Sculpture installation by Dave Rogers
Through Sept. 16
Cheekwood Botanical Gardens
1200 Forrest Park Dr.
Hours: 9:30 a.m.-4:30 p.m. Tues.-Sat.; 11 a.m.-4:30 p.m. Sun.
For information, call 356-8000 or go to www.cheekwood.org
Few kids are interested in walking around a garden, no matter how lovely or unusual the flora. Almost every kid, on the other hand, is fascinated by the faunaespecially the six- and eight-legged sort that creeps and crawls among the plants.
With that in mind, Bob Brackman and Long Island, N.Y., artist Dave Rogers got together back in the early 1990s to talk about combining art and public gardens in a way that would attract families with kids during the summer, when garden attendance traditionally drops. Brackman was then director at the Dallas Botanical Gardens, and his talks with Rogers resulted in the first “Big Bugs” sculptural installation in 1994 in Dallas. Since then, Rogers’ shows have been popping up at locations across the country and are so popular they must be booked three years in advance.
Ironically, Brackman never saw the exhibit he helped initiate in Dallas. “I planned the show with Dave, but then I left to come to Nashville before it debuted,” he says, referring to his move to Cheekwood as director of its botanical gardens in September 1993. “In talking with Dave about doing the show at Cheekwood this summer, he told me he thought it was time to ‘bring it back to Bob.’ ”
To do that, Rogers visited Cheekwood six months ago to walk the gardens with Brackman and select the sites for each of nine oversized insect sculptures. “We knew we wanted to have the bugs placed throughout Cheekwood’s 55 acres so visitors could meander around and just happen upon them,” says Brackman. “Other than that, we let Dave find the perfect spots for them. He’s an artist, which I’m not, and it was interesting to see where and how he placed the bugs.” Just prior to the exhibit’s opening in mid-June, Rogers returned to Cheekwood with a moving van filled with crates that contained the carefully labeled components of the massive insects. “Each of the sculptures comes apart into hundreds of pieces,” says Brackman. “In just two-and-a-half days, Dave had them all reassembled and placed.”
A summer stroll through Rogers’ “Big Bugs” installation, which remains on display until Sept. 16, is best taken in the morning. Even though much of the route is shaded, it covers a lot of ground. Armed with a colorful map that I’d picked up at Cheekwood’s front gate, I set out at about 11 a.m. and found my way to the first sculpturea 7-foot-long assassin bug. It’s not just the size that’s impressive about Rogers’ creations; it’s the materials from which they are constructed. All are made using wood that the artist has salvaged from fallen branches or dead trees, including black walnut, willow, black locust, and red cedar. “Dave uses all found wood,” says Brackman. “The heaviest piece in the show is the praying mantisDave used a fallen black locust tree for the body.” The 18-foot-tall mantis looms over a lawn behind the Frist Learning Center, looking like a set piece from a 1950s horror film.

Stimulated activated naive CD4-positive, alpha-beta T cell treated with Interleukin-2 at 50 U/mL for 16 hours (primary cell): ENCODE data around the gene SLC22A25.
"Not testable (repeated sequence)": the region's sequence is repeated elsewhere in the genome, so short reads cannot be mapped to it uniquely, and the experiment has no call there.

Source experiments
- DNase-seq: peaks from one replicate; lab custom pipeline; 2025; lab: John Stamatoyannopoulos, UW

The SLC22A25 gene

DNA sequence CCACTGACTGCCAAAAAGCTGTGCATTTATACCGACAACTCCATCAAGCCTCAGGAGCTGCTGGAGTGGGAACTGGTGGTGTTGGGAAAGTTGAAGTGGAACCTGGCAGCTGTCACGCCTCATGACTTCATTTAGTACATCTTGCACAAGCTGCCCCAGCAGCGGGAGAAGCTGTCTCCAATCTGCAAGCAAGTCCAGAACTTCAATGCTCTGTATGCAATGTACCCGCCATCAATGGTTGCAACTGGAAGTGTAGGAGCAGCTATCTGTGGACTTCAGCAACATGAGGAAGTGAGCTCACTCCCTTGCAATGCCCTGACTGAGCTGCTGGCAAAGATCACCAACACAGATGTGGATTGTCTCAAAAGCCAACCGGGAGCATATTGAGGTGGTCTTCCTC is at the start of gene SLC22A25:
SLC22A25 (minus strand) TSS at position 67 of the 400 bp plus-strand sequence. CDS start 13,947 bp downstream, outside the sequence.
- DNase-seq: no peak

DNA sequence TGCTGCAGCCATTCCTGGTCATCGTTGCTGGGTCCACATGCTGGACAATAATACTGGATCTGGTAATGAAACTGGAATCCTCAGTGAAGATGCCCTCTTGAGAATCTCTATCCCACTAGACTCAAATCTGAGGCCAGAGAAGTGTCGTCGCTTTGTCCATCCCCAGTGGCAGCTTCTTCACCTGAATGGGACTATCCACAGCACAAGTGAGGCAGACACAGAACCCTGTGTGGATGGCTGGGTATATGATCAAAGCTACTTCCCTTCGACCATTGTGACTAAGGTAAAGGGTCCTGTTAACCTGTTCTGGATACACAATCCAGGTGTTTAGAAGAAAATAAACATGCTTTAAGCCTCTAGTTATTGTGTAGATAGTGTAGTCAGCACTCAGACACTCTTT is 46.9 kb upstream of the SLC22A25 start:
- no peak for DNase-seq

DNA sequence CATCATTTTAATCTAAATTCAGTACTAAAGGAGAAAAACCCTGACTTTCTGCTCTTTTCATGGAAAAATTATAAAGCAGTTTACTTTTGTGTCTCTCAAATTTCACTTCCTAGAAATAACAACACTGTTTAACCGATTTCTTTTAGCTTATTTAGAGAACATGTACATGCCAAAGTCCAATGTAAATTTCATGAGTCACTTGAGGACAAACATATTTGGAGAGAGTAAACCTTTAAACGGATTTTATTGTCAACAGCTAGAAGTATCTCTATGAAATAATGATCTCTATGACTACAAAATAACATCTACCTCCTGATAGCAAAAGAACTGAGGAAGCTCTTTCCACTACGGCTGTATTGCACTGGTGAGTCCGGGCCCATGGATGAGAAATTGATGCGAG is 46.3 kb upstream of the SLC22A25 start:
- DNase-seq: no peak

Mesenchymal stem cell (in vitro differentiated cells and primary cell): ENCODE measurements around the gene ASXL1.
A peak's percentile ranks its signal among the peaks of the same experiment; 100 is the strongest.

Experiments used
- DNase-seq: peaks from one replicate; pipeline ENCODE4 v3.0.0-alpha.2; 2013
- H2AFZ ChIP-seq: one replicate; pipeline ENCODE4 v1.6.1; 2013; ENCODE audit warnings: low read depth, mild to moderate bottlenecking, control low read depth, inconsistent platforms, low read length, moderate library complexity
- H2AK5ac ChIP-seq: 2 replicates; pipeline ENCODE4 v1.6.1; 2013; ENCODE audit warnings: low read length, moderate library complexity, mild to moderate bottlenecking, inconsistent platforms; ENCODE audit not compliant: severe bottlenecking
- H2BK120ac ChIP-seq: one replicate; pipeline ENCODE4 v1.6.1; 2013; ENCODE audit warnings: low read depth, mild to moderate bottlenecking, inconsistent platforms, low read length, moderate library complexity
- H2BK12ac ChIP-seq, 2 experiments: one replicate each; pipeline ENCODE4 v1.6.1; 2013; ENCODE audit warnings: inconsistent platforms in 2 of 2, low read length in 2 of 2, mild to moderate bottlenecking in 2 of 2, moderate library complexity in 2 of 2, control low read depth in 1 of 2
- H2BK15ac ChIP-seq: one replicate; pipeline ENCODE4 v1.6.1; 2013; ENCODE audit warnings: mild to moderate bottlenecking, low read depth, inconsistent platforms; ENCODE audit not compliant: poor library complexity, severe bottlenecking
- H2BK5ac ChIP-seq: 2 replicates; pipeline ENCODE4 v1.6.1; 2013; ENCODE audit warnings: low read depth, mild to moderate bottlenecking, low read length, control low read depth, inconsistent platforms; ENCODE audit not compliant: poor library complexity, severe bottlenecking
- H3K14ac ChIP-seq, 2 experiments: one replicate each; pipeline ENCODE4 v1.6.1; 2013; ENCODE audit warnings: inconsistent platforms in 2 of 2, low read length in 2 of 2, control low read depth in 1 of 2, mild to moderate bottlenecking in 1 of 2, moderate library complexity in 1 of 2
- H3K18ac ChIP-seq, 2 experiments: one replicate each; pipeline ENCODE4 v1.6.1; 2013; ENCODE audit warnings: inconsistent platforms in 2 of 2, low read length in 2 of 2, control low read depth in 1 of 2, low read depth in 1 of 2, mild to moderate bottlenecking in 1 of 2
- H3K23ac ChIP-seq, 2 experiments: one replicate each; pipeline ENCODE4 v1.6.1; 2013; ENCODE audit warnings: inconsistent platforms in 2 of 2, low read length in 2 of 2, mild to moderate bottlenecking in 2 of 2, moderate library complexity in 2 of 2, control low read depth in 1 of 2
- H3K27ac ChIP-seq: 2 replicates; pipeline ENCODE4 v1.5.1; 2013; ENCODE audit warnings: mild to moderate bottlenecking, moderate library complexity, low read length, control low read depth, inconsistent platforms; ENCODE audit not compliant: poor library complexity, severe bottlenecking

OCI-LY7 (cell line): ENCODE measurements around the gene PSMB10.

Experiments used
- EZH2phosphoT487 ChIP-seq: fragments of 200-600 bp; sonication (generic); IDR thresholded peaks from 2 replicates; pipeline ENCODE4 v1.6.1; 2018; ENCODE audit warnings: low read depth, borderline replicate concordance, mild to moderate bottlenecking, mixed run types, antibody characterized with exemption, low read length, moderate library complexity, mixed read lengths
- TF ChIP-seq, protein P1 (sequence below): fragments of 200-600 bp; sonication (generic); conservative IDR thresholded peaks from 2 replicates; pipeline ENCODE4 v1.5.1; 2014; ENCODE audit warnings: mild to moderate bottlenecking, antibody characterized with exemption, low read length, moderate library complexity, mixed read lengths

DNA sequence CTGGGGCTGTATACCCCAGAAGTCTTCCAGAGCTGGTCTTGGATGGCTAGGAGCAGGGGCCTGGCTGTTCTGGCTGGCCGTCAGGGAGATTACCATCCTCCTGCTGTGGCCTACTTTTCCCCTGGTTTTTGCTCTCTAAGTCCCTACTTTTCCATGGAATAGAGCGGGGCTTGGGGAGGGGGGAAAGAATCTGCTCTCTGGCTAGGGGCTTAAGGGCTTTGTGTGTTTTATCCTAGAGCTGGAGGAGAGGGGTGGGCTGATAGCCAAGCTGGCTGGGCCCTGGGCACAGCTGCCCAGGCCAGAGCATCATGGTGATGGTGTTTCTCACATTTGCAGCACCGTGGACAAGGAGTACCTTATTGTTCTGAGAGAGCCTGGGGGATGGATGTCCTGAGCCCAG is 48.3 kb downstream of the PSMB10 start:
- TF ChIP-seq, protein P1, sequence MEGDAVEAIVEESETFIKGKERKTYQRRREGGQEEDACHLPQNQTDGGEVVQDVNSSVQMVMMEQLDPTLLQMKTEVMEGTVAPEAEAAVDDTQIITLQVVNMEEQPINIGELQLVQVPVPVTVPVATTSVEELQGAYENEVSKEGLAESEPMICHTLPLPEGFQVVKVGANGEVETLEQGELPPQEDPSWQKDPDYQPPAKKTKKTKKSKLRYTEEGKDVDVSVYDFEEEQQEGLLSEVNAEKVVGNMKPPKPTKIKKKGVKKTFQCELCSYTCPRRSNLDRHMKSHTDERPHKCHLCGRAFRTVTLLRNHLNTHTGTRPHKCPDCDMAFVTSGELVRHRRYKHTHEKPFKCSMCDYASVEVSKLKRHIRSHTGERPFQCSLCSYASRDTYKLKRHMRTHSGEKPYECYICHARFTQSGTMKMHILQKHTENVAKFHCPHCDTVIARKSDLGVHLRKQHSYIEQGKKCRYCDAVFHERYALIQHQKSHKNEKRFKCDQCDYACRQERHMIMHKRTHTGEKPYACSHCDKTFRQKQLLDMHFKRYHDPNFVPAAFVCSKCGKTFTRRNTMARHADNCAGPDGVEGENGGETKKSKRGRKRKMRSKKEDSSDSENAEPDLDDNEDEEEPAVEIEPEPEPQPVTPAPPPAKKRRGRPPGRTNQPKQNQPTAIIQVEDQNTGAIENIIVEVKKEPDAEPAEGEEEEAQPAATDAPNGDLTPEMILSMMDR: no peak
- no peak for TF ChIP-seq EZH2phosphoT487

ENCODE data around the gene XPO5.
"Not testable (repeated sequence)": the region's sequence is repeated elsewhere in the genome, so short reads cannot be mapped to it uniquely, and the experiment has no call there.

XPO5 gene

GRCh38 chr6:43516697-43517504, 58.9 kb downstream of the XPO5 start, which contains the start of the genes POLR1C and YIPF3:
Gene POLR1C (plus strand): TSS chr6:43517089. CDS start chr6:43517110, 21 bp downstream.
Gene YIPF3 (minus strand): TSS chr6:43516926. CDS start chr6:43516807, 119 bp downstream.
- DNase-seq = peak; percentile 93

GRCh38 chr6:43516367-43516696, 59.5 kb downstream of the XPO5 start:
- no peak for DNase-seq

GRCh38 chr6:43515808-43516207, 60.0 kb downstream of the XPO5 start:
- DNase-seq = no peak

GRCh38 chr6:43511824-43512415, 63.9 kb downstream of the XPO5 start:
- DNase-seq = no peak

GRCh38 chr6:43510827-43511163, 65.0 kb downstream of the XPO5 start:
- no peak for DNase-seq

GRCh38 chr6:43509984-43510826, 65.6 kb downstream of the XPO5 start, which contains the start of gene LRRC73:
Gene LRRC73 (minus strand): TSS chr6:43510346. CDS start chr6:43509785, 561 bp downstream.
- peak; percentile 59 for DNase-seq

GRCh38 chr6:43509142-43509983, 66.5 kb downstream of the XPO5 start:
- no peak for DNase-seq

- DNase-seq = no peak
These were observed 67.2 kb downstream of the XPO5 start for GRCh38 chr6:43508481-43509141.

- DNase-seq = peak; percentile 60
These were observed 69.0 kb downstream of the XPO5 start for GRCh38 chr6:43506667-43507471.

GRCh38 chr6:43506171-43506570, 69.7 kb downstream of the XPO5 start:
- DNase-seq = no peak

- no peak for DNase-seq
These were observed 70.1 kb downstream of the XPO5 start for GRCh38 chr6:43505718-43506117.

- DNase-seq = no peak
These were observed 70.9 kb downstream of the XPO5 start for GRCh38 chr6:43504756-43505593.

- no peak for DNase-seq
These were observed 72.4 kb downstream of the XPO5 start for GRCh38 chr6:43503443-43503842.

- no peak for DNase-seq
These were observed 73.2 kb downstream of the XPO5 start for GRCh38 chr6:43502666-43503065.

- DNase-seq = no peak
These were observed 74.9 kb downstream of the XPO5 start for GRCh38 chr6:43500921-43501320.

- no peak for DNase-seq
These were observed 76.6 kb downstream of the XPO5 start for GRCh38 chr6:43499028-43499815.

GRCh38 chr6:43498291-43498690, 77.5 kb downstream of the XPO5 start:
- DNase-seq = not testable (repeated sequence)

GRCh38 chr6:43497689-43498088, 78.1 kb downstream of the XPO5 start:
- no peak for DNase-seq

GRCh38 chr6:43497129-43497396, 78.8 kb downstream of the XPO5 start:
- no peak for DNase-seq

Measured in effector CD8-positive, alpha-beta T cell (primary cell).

Meanwhile, not far from the assassin bug, a handcrafted spider spins its web between two trees in the Dogwood Garden. On the morning of my visit, several preschool kids were happily pointing at the oversized arachnid and running under its web while their parents chatted nearby. A little farther along the path, a grandmother and her 3-year-old granddaughter had paused on the footbridge in the Wildflower Garden to examine Rogers’ damselfly in the pond below. The little girl was equally interested in an unseen but very vocal bullfrog. When I suggested to her that the damselfly, with a wingspan of about 10 feet, was too large even for such a big-sounding frog to eat, she enthusiastically agreed.
In the adjacent meadow, three ants the size of moving vans were on the march. The ants are the stars of the show, as much for their lifelike detail and size as for their placement on the lawn, which allows for viewer interaction. Their red cedar eyes are covered with a protective lacquer that gives them a realistic glint, while their bodies and appendages of sticks and branches also look quite natural. The trio’s clearance is such that all but the tallest adults can freely walk under the sculptures, and a number of visitors were having a ball doing just that.
Next, it was on to the praying mantis, who looks as if he’s contemplating his nextquite possibly humansnack. From there, one can backtrack past the Museum of Art for a shorter route to the last two bugs near Botanic Hall, or there’s the option of taking a longer path through Cheekwood’s permanent Carell Woodland Sculpture Trail. Dotted with modern sculptures, this trail is lovely, but kids and older folks might find it less than appealing in the heat and humidity of summer.
I emerged at the Japanese Garden and spotted the 17-foot dragonfly poised over the Water Garden, beautifully reflected in the water. Even better, real-life miniature versions of the sculpture were flitting all over the pond. The artworks’ assimilation into the natural world is also evident with the last piece of the show, a 7-foot ladybug positioned in the nearby Color Garden; there it seems to lend moral support to the real ladybugs who benefit the beautiful flowers by eating up to 50 aphids a day. “It’s like the lady I saw one day looking at the praying mantis,” chuckles Brackman. “She didn’t notice it, but a real praying mantis was actually on her shoulder. It’s like the art is mimicking nature and then you see nature observing the art.”
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